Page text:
An Royal College of Midwives press release discusses a new report on the threats faced by maternity services.
This guideline provides up-to-date information on methods of delivery for women with breech presentation, this is the fourth edition of this guideline, first published in 1999 and revised in 2001 and 2006 under the same title.
The aim of this guideline is to aid decision making regarding the route of delivery and choice of various techniques used during delivery. It does not include antenatal or postnatal care. Information regarding external cephalic version is the topic of the separate Royal College of Obstetricians and Gynaecologists Green-top Guideline No. 20a External Cephalic Version and Reducing the Incidence of Term Breech Presentation.
To access the full guideline click here
This guideline summarises the evidence regarding the routine use of external cephalic version (ECV) for breech presentation, and is the second edition of this guideline, first published in 2006 under the title External Cephalic Version (ECV) and Reducing the Incidence of Breech Presentation.
It presents the best evidence concerning methods to prevent noncephalic presentation at delivery and therefore caesarean section and its sequalae. The mode and technique of delivering a breech presentation is summarised in the Royal College of Obstetricians and Gynaecologists Green-top Guideline No. 20b Management of Breech Presentation.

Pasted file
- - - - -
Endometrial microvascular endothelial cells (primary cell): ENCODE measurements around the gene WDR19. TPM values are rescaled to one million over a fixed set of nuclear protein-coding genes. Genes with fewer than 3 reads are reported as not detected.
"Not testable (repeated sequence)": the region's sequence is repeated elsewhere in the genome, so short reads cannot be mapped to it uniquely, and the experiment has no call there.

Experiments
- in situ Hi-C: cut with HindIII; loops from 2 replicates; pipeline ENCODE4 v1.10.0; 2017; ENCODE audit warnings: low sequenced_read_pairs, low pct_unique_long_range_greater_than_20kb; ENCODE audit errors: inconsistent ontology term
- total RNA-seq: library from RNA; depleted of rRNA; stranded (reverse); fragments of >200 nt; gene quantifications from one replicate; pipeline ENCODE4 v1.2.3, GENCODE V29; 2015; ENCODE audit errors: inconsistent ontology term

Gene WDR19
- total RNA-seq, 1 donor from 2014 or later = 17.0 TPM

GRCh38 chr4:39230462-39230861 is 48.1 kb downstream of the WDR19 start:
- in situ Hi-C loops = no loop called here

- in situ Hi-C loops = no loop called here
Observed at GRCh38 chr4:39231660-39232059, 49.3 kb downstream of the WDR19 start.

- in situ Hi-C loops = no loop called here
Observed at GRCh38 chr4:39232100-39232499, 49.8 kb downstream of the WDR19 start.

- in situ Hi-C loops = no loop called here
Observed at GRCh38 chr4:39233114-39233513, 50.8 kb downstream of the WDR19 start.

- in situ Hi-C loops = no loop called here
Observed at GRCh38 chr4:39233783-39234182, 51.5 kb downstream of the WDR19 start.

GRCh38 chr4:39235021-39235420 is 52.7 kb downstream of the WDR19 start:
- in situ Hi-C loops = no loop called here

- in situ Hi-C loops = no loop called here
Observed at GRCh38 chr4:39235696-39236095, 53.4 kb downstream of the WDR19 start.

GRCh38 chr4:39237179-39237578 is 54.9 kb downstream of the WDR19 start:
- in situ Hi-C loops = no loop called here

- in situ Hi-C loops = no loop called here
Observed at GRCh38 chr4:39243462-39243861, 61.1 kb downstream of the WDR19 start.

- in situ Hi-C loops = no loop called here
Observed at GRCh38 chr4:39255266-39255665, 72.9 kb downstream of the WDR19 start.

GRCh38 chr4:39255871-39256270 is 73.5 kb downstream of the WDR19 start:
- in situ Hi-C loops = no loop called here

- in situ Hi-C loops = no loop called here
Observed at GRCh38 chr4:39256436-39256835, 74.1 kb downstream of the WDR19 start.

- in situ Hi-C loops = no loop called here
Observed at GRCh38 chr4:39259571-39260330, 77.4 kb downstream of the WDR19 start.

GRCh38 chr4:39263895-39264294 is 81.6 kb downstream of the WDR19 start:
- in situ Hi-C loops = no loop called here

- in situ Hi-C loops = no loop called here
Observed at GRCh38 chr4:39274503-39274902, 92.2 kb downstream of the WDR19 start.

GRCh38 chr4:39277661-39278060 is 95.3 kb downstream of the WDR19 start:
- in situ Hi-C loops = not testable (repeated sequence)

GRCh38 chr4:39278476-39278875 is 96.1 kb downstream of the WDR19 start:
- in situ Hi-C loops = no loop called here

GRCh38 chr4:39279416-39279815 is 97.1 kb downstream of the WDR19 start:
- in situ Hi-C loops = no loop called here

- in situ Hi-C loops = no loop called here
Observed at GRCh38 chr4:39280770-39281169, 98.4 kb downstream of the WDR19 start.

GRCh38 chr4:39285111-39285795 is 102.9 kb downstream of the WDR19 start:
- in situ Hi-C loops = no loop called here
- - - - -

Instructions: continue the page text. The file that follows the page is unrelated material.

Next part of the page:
The Department of Health has launched a consultation A rapid resolution and redress scheme for severe avoidable birth injury: a consultation. The consultation seeks views on the proposed investigations into severe avoidable birth injury and the support and compensation scheme. The consultation closes on 26 May 2017.
View details of the scheme here
View details of the consultation here
NICE Quality Statement 3 on cardiotocography and the initial assessment of a woman in labour has been removed. This change has been made because the source guidance for this statement (NICE’s guideline on intrapartum care for healthy woman and babies) has been updated and the advice on cardiotocography for low risk women has changed.
Births in midwifery units in England have trebled, up from five per cent to 14 per cent over the last six years, a new study by researchers at The University of Nottingham has shown.
The research, led by a team of academics in the University’s School of Health Sciences, revealed that the number of midwifery units alongside hospital obstetric units almost doubled from 53 to 97 during the period 2010 to 2016.
Press release here
The Royal College of Obstetrics and Gynaecologists has updated their guideline Postpartum haemorrhage, prevention and management (Green-top Guideline No. 52). This provides information about the prevention and management of postpartum haemorrhage, primarily for clinicians working in obstetric-led units in the UK.
Link to Greentop Guideline here